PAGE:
DSM launches new polyamide cut frictional torque in auto engines

DSM launches new polyamide to cut frictional torque in auto engines

9:27 AM, 21st April 2016
DSM launches new polyamide to cut frictional torque in auto engines

SINGAPORE: Royal DSM has launched an innovative new high performance material based on Stanyl polyamide 46. This new material, Stanyl HGR1, reduces frictional torque in automobile engine timing systems and will provide OEMs with a very cost-effective tool for reducing fuel consumption.

Automobile makers are constantly trying to improve the torque they can obtain from their engines, so that they can reduce engine capacity - and hence fuel consumption - without loss of mechanical performance. (Torque is the tendency of a force to rotate an object about an axis, and in engines it is closely related to horsepower.) Their strategy includes reducing frictional torque, which is the negative force caused when a rotating object moves against another surface.

Part of the frictional torque arises in engine timing systems when the timing chain moves over an element that keeps it under tension. This chain tensioner is often injection moulded in polyamide 66, but increasingly this material is being replaced by DSM’s Stanyl PA46, owing to its improved performance, as well as its frictional and wear characteristics.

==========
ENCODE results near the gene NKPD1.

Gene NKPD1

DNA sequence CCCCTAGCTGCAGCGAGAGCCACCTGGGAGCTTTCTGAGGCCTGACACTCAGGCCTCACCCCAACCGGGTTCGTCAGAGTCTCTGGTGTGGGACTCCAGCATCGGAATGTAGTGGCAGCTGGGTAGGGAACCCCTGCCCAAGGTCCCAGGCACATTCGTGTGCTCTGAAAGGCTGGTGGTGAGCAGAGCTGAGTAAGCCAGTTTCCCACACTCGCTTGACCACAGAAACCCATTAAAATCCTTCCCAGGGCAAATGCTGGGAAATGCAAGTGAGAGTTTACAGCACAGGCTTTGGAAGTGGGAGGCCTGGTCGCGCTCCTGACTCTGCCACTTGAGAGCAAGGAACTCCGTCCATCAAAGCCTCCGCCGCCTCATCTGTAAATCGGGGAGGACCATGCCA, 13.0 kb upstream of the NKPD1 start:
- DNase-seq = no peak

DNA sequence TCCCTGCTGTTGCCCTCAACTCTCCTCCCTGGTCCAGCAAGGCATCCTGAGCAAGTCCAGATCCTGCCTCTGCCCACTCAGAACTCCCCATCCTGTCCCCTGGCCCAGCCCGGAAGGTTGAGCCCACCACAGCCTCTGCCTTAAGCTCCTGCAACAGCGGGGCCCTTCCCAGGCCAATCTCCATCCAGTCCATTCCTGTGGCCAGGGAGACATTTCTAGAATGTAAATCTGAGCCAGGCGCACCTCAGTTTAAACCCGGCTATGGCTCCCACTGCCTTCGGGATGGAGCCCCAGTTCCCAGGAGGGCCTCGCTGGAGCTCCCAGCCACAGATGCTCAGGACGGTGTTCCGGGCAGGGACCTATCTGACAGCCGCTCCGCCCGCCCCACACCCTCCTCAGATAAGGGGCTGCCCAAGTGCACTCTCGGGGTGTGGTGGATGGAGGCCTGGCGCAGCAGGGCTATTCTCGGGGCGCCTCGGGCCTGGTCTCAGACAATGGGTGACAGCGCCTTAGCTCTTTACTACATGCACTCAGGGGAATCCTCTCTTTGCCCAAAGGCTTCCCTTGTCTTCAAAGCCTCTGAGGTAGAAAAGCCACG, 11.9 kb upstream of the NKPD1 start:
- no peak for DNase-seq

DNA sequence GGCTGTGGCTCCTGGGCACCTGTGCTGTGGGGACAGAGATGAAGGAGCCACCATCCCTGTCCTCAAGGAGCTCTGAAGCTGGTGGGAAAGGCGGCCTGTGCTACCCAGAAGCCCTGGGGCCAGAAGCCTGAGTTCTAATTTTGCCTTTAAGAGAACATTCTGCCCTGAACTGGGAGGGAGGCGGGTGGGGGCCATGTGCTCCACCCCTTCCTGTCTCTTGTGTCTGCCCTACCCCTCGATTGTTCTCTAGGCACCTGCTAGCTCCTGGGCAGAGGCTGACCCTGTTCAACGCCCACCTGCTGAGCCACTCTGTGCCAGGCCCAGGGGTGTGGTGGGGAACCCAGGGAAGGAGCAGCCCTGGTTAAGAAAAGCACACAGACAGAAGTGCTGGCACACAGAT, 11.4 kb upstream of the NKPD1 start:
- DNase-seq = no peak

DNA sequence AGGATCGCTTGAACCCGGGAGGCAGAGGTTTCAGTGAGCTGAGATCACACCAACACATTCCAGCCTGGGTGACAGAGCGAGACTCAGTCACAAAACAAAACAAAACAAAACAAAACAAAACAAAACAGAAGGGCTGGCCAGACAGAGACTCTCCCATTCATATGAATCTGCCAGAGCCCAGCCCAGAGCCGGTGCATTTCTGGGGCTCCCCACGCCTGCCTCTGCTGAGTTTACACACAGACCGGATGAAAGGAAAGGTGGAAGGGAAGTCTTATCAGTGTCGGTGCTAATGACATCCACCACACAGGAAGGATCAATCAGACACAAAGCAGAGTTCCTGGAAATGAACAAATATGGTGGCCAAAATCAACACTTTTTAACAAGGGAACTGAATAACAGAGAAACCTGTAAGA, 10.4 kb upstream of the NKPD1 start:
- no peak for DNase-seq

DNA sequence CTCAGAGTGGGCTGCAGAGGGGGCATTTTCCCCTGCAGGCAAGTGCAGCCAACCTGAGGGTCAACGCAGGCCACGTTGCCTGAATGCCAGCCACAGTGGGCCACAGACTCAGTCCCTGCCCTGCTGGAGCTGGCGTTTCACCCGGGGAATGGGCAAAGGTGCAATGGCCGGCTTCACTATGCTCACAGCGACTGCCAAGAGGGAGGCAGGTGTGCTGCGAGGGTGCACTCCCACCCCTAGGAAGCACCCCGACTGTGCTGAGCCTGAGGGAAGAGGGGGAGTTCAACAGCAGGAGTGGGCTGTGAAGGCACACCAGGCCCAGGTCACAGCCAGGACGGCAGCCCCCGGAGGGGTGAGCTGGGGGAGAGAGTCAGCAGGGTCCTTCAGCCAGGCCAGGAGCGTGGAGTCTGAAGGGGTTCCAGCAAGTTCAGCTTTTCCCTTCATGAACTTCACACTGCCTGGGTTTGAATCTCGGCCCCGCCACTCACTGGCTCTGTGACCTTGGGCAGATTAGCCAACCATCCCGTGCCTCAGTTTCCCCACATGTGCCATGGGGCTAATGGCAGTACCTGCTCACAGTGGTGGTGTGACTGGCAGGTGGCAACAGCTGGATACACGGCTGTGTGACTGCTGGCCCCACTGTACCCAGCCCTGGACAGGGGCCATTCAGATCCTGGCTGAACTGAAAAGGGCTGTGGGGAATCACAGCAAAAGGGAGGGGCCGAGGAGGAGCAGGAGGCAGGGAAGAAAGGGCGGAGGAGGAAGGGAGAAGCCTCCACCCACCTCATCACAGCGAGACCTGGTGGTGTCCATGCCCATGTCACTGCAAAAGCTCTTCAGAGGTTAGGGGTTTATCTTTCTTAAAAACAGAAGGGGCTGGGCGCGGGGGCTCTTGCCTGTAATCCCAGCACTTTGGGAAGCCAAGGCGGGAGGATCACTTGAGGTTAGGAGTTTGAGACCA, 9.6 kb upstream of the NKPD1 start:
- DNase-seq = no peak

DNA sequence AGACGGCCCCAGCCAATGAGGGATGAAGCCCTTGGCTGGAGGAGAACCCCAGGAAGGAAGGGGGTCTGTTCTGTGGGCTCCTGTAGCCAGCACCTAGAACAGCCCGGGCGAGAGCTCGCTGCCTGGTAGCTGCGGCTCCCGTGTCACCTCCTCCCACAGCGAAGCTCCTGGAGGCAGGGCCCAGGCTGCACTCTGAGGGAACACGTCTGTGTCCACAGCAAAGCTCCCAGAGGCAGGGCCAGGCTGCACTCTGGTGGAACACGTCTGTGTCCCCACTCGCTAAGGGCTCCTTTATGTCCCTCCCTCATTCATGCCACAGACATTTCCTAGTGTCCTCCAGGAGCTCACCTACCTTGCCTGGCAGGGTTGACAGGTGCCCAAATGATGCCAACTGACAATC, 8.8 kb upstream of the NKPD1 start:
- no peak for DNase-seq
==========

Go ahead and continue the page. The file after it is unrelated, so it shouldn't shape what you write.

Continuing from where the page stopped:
DSM has continued to work on developments to improve the properties of Stanyl PA 46 for use in chain tensioners. Stanyl HGR1 and the next generation Stanyl HGR2, which will be introduced soon, offer further enhancements in friction reduction. Extensive tests have proven that chain tensioners in Stanyl HGR1 produce lower frictional torque than any other material at relatively low engine speeds ranging from idle to 1800 rpm.

“By substituting PA66 with Stanyl HGR1 in the timing systems chain contact surfaces, frictional torque can be cut by 0.65 Nm,” said Bill Burnham, DSM business development manager “This equates to a fuel efficiency improvement of over a mile per gallon (over 0.4 km/L) over the drive cycle; that’s a substantial amount!” In comparison to PA66, Stanyl HGR1 delivered 10 percent lower frictional torque within the critical engine speed range between 650 and 1800 rpm.”

Stanyl HGR1 polyamide 46-based material has already made its market debut on the latest version of the Pentastar V6 engine, built by Fiat Chrysler America (FCA) and fitted to numerous vehicles. The new material reduces frictional torque in the Pentastar engine timing system, helping reduce fuel consumption in a highly cost-effective way.

© Worldofchemicals News


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